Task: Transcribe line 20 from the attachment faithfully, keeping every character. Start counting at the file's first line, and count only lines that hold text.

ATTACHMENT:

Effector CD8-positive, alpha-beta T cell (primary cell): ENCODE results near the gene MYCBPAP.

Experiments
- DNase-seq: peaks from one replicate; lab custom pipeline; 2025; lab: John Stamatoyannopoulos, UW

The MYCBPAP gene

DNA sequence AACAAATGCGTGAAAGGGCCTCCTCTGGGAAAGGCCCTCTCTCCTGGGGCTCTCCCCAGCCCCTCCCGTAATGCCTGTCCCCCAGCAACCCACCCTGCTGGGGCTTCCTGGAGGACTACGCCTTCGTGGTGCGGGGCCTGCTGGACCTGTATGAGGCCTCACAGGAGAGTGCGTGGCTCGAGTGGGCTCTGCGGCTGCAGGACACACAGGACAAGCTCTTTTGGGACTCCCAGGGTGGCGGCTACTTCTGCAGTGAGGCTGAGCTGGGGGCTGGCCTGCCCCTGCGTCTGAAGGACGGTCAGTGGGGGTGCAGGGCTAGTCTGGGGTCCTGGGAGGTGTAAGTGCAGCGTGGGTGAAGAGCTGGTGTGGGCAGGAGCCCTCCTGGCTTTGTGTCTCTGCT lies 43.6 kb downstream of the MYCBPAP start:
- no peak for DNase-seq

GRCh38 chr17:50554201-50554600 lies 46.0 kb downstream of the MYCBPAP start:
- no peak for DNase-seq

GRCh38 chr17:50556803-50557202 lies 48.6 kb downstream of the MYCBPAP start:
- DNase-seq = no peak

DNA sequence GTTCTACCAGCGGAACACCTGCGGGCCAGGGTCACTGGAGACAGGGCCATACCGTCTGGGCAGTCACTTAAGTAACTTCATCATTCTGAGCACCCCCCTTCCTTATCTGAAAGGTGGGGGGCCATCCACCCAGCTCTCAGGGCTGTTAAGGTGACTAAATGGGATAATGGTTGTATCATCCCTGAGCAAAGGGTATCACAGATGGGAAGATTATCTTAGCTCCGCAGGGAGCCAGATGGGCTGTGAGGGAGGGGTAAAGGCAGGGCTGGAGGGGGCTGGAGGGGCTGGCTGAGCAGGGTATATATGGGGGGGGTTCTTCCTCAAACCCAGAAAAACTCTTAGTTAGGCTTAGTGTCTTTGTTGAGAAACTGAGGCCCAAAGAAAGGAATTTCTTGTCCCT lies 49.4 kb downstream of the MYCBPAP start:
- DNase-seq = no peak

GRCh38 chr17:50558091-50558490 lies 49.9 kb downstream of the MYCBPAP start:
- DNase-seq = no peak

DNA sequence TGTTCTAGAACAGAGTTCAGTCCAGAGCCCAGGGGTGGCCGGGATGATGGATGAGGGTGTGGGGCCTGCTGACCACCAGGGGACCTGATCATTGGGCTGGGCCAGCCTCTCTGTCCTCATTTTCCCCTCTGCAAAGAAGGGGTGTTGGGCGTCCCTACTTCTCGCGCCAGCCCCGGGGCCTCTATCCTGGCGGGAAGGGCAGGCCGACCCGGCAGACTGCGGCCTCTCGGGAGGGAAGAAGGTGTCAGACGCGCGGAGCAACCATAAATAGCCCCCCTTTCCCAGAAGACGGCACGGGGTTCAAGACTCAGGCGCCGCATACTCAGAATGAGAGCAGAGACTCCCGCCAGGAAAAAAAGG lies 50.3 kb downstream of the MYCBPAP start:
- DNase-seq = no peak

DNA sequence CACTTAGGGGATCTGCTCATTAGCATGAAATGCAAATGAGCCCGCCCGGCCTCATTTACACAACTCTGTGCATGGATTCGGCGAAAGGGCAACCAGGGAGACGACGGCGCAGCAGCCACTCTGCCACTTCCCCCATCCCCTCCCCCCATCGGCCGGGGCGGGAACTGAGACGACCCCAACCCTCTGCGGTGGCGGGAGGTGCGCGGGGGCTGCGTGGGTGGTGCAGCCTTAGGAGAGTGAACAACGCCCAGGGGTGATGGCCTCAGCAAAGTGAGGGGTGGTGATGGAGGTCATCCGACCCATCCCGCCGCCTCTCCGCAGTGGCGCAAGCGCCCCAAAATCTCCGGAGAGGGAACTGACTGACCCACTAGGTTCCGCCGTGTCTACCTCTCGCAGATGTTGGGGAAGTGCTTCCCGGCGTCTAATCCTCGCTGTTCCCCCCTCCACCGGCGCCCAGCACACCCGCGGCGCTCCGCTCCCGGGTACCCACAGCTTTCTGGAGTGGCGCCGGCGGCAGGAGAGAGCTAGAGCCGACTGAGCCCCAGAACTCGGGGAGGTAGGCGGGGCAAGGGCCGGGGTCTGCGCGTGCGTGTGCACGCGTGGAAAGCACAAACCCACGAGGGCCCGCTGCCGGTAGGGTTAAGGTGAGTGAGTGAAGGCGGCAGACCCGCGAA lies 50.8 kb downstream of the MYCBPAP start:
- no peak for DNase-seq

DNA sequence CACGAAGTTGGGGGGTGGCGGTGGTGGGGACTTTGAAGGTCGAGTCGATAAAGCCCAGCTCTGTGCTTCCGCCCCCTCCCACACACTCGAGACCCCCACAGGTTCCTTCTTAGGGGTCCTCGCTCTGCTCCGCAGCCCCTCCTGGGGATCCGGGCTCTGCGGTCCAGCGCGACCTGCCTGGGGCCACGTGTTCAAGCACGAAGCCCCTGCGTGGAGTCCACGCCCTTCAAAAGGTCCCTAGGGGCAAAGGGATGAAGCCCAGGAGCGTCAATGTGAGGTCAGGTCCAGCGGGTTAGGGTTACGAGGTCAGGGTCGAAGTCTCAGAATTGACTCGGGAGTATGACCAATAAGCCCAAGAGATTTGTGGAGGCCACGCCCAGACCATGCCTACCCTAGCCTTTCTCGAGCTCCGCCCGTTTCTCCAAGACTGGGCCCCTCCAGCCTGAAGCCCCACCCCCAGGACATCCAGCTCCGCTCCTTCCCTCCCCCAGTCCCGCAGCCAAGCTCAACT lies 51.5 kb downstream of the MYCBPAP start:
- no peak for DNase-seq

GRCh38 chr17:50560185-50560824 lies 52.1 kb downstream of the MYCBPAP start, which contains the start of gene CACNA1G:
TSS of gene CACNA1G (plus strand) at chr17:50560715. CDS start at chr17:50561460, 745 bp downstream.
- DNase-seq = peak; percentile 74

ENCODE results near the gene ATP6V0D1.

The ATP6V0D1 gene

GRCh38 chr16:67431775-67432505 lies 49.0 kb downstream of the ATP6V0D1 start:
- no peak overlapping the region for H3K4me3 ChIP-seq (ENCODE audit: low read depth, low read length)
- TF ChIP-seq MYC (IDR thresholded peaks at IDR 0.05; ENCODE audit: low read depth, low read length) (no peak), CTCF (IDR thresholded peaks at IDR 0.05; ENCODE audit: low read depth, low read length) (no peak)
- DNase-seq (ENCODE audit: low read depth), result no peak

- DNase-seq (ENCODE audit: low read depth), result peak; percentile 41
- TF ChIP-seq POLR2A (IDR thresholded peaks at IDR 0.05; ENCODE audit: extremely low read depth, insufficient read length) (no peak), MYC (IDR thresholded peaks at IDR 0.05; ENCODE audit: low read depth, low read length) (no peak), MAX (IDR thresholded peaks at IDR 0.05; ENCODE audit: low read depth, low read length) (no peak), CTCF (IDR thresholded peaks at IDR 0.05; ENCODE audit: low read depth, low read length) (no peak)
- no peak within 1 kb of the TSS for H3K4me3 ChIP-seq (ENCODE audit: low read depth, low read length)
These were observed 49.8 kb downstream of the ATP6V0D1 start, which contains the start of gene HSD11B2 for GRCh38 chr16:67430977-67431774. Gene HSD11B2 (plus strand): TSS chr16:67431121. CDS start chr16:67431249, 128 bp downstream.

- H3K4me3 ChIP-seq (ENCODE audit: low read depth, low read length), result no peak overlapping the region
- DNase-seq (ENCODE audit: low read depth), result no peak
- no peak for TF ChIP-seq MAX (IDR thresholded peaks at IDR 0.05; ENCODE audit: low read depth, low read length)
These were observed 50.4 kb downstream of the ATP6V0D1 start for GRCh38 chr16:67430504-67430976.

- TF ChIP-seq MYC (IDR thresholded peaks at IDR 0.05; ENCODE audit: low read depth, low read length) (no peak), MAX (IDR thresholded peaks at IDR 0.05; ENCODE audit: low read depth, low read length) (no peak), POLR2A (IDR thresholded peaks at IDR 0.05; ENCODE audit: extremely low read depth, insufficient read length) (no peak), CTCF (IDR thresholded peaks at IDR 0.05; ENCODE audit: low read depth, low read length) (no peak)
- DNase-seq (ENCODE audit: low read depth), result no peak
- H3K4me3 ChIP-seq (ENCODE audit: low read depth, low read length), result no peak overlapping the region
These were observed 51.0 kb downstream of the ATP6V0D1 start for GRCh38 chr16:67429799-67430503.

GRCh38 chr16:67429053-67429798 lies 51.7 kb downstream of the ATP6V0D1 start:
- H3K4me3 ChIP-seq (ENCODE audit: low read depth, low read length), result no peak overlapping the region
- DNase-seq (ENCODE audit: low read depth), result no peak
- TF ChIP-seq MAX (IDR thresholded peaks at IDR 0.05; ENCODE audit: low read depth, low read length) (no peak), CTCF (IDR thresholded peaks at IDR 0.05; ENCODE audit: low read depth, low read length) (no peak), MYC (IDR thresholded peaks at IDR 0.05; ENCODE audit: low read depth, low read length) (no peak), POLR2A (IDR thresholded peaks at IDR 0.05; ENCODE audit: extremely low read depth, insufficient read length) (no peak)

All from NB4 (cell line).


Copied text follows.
- no peak for DNase-seq